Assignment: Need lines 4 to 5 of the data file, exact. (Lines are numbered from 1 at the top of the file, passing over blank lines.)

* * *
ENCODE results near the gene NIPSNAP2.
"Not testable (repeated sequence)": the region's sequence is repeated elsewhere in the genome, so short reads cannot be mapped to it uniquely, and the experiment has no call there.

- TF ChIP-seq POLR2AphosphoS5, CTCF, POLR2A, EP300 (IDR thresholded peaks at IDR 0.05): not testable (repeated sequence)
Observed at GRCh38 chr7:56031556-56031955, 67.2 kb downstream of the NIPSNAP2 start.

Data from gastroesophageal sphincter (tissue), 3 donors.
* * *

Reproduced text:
Observed at GRCh38 chr7:56031556-56031955, 67.2 kb downstream of the NIPSNAP2 start.

Data from gastroesophageal sphincter (tissue), 3 donors.